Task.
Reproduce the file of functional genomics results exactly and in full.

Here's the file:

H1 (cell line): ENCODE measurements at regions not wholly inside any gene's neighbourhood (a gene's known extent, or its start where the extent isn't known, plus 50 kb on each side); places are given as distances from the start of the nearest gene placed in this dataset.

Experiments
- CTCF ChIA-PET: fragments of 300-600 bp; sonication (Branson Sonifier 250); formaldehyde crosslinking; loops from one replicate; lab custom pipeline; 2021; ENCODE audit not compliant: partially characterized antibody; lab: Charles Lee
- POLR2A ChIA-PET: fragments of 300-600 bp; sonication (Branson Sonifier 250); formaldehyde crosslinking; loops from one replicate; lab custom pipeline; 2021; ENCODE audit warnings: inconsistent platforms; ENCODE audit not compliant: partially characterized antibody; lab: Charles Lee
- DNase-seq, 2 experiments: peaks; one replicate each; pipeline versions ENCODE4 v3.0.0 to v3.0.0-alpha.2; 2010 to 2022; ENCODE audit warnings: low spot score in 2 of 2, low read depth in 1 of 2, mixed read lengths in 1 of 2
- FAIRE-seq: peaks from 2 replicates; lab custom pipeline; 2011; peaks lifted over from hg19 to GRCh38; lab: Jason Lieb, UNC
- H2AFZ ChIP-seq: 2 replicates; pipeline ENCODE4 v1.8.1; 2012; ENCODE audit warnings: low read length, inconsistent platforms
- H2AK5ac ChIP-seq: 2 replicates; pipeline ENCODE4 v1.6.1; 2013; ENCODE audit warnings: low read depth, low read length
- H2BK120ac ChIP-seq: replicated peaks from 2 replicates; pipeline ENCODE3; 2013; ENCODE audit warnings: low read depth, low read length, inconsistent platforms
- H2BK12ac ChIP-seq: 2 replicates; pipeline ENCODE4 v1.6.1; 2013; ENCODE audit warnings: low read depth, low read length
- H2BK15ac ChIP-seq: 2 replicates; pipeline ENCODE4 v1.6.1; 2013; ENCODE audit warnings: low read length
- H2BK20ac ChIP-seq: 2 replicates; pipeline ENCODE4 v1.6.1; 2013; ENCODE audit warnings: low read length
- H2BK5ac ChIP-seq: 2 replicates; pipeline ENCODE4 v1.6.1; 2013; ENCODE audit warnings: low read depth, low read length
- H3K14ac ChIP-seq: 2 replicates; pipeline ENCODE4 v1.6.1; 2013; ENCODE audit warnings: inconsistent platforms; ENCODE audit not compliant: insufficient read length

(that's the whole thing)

H1 (cell line): ENCODE measurements at regions not wholly inside any gene's neighbourhood (a gene's known extent, or its start where the extent isn't known, plus 50 kb on each side); places are given as distances from the start of the nearest gene placed in this dataset.

Experiments
- CTCF ChIA-PET: fragments of 300-600 bp; sonication (Branson Sonifier 250); formaldehyde crosslinking; loops from one replicate; lab custom pipeline; 2021; ENCODE audit not compliant: partially characterized antibody; lab: Charles Lee
- POLR2A ChIA-PET: fragments of 300-600 bp; sonication (Branson Sonifier 250); formaldehyde crosslinking; loops from one replicate; lab custom pipeline; 2021; ENCODE audit warnings: inconsistent platforms; ENCODE audit not compliant: partially characterized antibody; lab: Charles Lee
- DNase-seq, 2 experiments: peaks; one replicate each; pipeline versions ENCODE4 v3.0.0 to v3.0.0-alpha.2; 2010 to 2022; ENCODE audit warnings: low spot score in 2 of 2, low read depth in 1 of 2, mixed read lengths in 1 of 2
- FAIRE-seq: peaks from 2 replicates; lab custom pipeline; 2011; peaks lifted over from hg19 to GRCh38; lab: Jason Lieb, UNC
- H2AFZ ChIP-seq: 2 replicates; pipeline ENCODE4 v1.8.1; 2012; ENCODE audit warnings: low read length, inconsistent platforms
- H2AK5ac ChIP-seq: 2 replicates; pipeline ENCODE4 v1.6.1; 2013; ENCODE audit warnings: low read depth, low read length
- H2BK120ac ChIP-seq: replicated peaks from 2 replicates; pipeline ENCODE3; 2013; ENCODE audit warnings: low read depth, low read length, inconsistent platforms
- H2BK12ac ChIP-seq: 2 replicates; pipeline ENCODE4 v1.6.1; 2013; ENCODE audit warnings: low read depth, low read length
- H2BK15ac ChIP-seq: 2 replicates; pipeline ENCODE4 v1.6.1; 2013; ENCODE audit warnings: low read length
- H2BK20ac ChIP-seq: 2 replicates; pipeline ENCODE4 v1.6.1; 2013; ENCODE audit warnings: low read length
- H2BK5ac ChIP-seq: 2 replicates; pipeline ENCODE4 v1.6.1; 2013; ENCODE audit warnings: low read depth, low read length
- H3K14ac ChIP-seq: 2 replicates; pipeline ENCODE4 v1.6.1; 2013; ENCODE audit warnings: inconsistent platforms; ENCODE audit not compliant: insufficient read length